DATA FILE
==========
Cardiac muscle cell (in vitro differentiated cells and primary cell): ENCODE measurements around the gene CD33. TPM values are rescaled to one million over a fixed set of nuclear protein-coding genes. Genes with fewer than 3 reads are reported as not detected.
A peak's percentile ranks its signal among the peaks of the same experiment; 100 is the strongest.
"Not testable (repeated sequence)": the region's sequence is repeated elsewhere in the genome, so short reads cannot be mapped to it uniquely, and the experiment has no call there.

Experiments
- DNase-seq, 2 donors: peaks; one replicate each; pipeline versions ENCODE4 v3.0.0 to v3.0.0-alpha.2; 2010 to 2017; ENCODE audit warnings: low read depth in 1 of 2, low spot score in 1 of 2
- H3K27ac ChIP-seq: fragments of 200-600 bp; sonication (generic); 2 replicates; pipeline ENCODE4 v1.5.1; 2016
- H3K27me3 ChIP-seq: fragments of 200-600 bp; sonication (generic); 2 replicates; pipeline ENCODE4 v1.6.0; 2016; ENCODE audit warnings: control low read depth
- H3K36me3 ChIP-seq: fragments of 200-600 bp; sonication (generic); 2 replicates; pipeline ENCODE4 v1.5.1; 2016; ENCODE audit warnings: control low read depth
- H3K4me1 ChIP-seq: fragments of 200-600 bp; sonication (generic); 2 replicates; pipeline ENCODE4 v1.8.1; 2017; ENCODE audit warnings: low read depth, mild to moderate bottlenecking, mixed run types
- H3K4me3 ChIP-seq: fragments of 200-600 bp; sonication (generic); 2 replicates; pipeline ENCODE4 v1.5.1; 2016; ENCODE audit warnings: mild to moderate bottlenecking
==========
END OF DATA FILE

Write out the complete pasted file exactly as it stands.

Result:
Cardiac muscle cell (in vitro differentiated cells and primary cell): ENCODE measurements around the gene CD33. TPM values are rescaled to one million over a fixed set of nuclear protein-coding genes. Genes with fewer than 3 reads are reported as not detected.
A peak's percentile ranks its signal among the peaks of the same experiment; 100 is the strongest.
"Not testable (repeated sequence)": the region's sequence is repeated elsewhere in the genome, so short reads cannot be mapped to it uniquely, and the experiment has no call there.

Experiments
- DNase-seq, 2 donors: peaks; one replicate each; pipeline versions ENCODE4 v3.0.0 to v3.0.0-alpha.2; 2010 to 2017; ENCODE audit warnings: low read depth in 1 of 2, low spot score in 1 of 2
- H3K27ac ChIP-seq: fragments of 200-600 bp; sonication (generic); 2 replicates; pipeline ENCODE4 v1.5.1; 2016
- H3K27me3 ChIP-seq: fragments of 200-600 bp; sonication (generic); 2 replicates; pipeline ENCODE4 v1.6.0; 2016; ENCODE audit warnings: control low read depth
- H3K36me3 ChIP-seq: fragments of 200-600 bp; sonication (generic); 2 replicates; pipeline ENCODE4 v1.5.1; 2016; ENCODE audit warnings: control low read depth
- H3K4me1 ChIP-seq: fragments of 200-600 bp; sonication (generic); 2 replicates; pipeline ENCODE4 v1.8.1; 2017; ENCODE audit warnings: low read depth, mild to moderate bottlenecking, mixed run types
- H3K4me3 ChIP-seq: fragments of 200-600 bp; sonication (generic); 2 replicates; pipeline ENCODE4 v1.5.1; 2016; ENCODE audit warnings: mild to moderate bottlenecking